“He’s firing Clyde and the entire band.” I shake my head, choking back tears, but it’s no use. A giant one rolls right down my cheek to the floor. To most people, this would just be a simple inconvenience or maybe a small bump in the road, but Matilda knows what this singing job means to me, what Clyde and Terrance and Julio mean to me. “They’re my fa—family.”

“Oh, sweetie.” She pulls me into an embrace, her long arms wrapping around my short frame so tightly. “I’m so sorry. Why now?”

“Because Freddy is a piece of shit. His grandma died and left him some money so he wants younger talent which I get, but this is a jazz bar and these guys are legends. This is their life.”

“And your life,” she says, grabbing my shoulders. “Listen to me. You tell that asshole that unless he brings back Clyde and the rest of the band, you’re not singing. Or go to a better club.” She gives me that look, the same one she’s been giving me for over a year whenever I talk about Freddy’s. “I know you don’t want to entertain the thought, but you can still see Clyde and sing at another club, a better, safer one that isn’t run by a fucking goon.”

“I know.” I squeeze her hands, not wanting to try to explain again to her that it’s not just about a better club or more money; it’s about singing with these guys who have become my friends. And it’s about my long-term plan to own Freddy’s. I don’t have a clue how, when I barely make enough to pay my bills now, but someday, I’m going to buy Freddy’s and restore it to what it used to be.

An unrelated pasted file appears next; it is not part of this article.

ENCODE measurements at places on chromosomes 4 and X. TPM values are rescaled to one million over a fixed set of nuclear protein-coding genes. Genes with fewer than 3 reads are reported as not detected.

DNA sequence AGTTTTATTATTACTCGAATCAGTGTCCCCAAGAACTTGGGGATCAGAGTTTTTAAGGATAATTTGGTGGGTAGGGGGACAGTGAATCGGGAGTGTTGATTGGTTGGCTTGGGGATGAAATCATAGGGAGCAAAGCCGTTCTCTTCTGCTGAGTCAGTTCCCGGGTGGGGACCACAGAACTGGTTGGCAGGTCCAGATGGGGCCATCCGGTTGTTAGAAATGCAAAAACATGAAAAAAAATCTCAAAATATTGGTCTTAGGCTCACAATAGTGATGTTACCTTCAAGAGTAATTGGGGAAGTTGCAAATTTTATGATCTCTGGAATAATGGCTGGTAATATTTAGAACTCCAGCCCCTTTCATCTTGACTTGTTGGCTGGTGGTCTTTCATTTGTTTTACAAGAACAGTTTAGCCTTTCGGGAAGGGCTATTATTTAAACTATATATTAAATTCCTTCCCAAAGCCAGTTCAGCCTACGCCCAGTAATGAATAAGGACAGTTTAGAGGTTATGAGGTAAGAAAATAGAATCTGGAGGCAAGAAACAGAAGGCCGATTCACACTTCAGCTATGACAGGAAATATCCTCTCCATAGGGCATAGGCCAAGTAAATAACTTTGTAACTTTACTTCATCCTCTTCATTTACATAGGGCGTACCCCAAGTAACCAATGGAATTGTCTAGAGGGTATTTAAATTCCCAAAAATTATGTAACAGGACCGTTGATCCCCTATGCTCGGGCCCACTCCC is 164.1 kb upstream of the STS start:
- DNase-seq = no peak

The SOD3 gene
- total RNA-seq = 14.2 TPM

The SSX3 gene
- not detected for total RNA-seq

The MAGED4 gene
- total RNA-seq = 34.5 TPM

“I’m sorry if that was harsh,” she apologizes. “I just worry about you there.”

“I know and you’re right, though. I’m just going to tell Freddy that unless he brings back the band, I’m not singing.” I toss my hands in the air with a huge smile, feeling a little silly I didn’t say that the second he told me he was firing them. 

“Good. There’s that beautiful smile.” She playfully pinches my cheek. “Now, I have some other good news to tell you.”

“Oh yeah? Good, I need it.”

“Trust me, you really need this.” Her lips curl into a suspicious grin.


“I gave him your number—wrote it on the sleeve when you were filling the cup.”

“What?” I say again, laughing in confusion as her comment doesn’t register. “You gave my number to som—” Then I realize who she’s referring to.

“Mr. TGIF.”

Chapter 2-Atlas

“Sir, as I mentioned in our last conversation regarding your father’s trust, the deadline is less than five months away.”

My eyes stay focused on the phone number staring back at me as I slowly twist the cup from side to side over and over again.